The “3 major slots,” as they call them, Opening Night, Centerpiece, and Closing Night, are filled by The Social Network by David Fincher (in its world premiere), The Tempest by Julie Taymor (part of the Venice Film Festival Selection), and Hereafter by Clint Eastwood respectively. Of these, I’m probably most excited for The Tempest or The Social Network.

I’m more excited about the rest of the “Main Slate,” as they call it. Here, we have award winners from Cannes, including the Palme d’Or (Uncle Boonmee Who Can Recall His Past Lives by Apichatpong Weerasethakul, which has been said to be astonishing and which I’m heavily anticipating), the Gran Prix winner (Of Gods and Men by Xavier Beauvois, which I’m less hot on, although it will be interesting to see if the Gran Prix > Palme d’Or, as it has been it recent years), the Best Actress (Juliette Binoche in Abbas Kiarostami’s Certified Copy, said by some to be the best of the Cannes competition), and Best Screenplay (Poetry by Lee Chang-Dong, another much-championed stalwart).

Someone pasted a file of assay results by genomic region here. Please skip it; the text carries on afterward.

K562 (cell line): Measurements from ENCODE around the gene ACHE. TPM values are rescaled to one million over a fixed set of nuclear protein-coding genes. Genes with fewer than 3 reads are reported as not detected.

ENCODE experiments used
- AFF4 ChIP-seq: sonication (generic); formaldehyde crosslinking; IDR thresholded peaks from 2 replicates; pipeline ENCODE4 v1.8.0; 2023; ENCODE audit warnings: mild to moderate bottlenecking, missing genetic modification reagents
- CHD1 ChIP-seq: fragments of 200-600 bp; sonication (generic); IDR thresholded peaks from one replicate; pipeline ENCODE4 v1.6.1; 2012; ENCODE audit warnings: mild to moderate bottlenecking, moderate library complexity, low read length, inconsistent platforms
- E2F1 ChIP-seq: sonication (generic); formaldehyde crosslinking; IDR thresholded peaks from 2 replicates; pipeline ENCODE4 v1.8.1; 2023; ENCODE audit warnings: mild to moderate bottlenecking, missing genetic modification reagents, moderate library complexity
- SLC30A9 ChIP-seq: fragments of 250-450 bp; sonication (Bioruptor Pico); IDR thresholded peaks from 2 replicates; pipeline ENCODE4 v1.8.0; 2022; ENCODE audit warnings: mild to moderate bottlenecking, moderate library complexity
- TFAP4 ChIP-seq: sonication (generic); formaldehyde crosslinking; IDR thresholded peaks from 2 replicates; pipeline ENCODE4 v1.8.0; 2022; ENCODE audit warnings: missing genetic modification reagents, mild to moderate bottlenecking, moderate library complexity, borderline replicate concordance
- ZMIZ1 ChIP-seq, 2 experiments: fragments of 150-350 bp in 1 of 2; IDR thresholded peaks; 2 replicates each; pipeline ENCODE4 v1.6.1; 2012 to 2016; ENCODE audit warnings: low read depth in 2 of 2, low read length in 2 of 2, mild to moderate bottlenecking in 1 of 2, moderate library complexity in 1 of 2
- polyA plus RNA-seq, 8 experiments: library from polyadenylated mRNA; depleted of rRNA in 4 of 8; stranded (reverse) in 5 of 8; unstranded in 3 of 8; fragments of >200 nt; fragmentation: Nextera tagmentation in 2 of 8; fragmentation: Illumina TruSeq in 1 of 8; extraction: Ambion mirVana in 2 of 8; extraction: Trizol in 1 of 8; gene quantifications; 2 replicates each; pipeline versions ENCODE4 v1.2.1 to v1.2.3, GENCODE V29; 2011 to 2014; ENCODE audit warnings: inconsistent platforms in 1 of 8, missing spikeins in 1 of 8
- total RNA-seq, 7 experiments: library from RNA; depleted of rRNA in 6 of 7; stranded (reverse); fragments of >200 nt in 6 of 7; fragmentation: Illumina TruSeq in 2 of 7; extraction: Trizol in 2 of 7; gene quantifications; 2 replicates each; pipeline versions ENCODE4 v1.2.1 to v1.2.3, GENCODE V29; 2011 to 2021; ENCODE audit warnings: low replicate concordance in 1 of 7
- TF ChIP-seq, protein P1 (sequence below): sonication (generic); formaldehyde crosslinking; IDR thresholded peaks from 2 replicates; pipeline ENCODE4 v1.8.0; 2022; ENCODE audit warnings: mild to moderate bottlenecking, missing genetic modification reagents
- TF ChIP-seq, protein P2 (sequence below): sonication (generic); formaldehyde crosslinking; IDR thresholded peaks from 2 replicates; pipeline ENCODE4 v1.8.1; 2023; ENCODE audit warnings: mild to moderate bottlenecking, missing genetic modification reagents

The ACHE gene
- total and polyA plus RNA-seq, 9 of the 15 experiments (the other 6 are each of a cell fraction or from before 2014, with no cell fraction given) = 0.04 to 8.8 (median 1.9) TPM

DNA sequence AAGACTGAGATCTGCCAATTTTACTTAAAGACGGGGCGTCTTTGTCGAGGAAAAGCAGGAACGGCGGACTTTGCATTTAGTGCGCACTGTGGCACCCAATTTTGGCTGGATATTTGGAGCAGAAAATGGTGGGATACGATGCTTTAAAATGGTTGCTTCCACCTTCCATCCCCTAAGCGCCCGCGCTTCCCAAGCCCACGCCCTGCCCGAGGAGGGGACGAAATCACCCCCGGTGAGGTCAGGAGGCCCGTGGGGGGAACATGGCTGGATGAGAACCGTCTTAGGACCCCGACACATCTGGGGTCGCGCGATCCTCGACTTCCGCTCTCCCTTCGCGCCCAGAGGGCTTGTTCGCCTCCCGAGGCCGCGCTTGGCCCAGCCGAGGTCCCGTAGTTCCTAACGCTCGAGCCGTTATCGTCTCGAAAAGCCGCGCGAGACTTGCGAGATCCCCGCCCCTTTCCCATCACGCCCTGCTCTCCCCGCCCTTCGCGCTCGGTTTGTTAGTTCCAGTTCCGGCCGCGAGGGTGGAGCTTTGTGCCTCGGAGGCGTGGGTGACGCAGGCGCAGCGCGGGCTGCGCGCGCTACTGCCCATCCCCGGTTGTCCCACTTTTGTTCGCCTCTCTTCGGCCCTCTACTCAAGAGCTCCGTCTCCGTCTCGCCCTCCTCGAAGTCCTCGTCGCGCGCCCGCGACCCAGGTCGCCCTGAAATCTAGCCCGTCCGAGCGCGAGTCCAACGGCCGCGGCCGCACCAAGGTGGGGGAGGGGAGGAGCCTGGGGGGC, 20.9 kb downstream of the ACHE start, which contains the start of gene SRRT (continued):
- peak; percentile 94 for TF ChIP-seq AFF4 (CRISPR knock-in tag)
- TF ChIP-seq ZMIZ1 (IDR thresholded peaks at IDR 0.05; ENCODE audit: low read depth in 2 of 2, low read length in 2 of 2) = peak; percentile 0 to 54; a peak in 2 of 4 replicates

Other films from the Cannes selection include Competition films Another Year by Mike Leigh (Roger Ebert’s favorite) and My Joy by Sergei Loznitsa (championed by Film Comment’s Gavin Smith and The Guardian’ s Xan Brooks), as well as Out of Competition Carlos by Oliver Assayas (one film I’m definitely looking forward to, which will be shown in its Cannes cut of 5.5 hours). Also Un Certain Regard’s Film Socialisme by Jean-Luc Godard (which no one has been really able to muster a coherent response to), Romanian films Aurora by Death of Mr. Lazarescu director Cristi Puiu (which incurred the wrath of Mike D’Angelo, but got some praise via Wesley Morris et al.; I want to see who’s right) and Tuesday, After Christmas by Radu Muntean (which seems fascinating), Tony Manero director Pablo Lerrain’s Post Mortem and The Strange Case of Angelica by Manoel de Oliviera (whose Talking Picture I absolutely hated and who I will give another chance based on the positive hype for this film). Le Quattro Volte by Michelangelo Frammartino (from Director's Fortnight) also shows. Last but not least, Charles Ferguson’s Inside Job, which ranked highest in Indiewire’s Cannes Critics poll, makes an appearance. The three Cannes films that I wish that the Film Society had selected: Tender Son: The Frankenstein Project by Kornel Mundruczo, Biutiful by Alejandro Gonzalez Innaritu, and A Screaming Man by Mahamet Saleh-Haroun. But you can't get everything you want, and, actually, unless you've seen these films, like LCD Soundsystem says, you don't know what you really want.